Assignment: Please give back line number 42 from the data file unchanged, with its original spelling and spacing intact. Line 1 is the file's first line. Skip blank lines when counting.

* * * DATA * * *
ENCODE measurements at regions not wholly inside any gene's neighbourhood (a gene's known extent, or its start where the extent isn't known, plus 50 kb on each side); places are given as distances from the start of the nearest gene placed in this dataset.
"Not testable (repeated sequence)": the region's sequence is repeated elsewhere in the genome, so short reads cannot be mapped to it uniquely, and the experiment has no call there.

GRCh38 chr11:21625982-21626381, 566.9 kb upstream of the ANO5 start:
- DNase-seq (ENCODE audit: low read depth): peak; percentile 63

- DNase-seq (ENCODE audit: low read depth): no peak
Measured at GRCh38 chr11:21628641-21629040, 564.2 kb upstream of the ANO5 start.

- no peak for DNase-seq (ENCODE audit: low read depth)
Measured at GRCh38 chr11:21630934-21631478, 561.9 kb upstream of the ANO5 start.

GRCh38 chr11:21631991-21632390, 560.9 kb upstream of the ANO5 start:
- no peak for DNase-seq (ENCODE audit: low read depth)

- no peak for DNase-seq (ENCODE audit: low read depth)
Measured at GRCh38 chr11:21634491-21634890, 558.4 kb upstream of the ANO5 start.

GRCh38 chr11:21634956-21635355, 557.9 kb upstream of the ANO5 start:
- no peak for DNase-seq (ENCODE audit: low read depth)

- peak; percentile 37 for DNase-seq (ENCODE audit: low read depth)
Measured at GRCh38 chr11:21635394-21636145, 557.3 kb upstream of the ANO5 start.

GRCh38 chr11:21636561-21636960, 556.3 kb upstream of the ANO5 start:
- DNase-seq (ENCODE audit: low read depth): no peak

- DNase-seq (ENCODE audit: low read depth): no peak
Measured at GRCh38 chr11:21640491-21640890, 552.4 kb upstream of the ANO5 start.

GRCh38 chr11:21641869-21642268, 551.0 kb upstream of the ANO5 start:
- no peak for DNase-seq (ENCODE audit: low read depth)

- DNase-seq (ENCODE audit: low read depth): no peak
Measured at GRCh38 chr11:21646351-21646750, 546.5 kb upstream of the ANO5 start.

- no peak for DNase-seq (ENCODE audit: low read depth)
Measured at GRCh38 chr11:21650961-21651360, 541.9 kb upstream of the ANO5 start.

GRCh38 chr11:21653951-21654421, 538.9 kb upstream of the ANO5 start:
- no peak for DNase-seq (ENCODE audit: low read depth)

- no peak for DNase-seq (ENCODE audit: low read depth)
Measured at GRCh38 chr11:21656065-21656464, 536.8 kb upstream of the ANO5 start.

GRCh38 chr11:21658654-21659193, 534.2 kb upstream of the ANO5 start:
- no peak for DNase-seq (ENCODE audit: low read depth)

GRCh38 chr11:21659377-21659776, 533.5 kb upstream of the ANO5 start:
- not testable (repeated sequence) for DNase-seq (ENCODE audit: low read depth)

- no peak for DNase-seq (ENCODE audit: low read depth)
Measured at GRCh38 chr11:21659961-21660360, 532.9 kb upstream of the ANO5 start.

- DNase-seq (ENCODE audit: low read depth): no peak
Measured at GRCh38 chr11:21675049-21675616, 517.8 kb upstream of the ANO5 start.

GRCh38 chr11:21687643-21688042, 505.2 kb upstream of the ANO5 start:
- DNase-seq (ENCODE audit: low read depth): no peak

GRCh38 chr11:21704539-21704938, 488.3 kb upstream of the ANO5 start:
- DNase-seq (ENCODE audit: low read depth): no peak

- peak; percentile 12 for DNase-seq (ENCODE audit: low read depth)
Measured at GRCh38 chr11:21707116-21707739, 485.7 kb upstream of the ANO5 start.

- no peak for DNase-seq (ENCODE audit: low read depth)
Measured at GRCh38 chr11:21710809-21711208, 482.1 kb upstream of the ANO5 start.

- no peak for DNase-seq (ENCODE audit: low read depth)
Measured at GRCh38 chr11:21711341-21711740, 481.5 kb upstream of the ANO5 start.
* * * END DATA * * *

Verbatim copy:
- DNase-seq (ENCODE audit: low read depth): no peak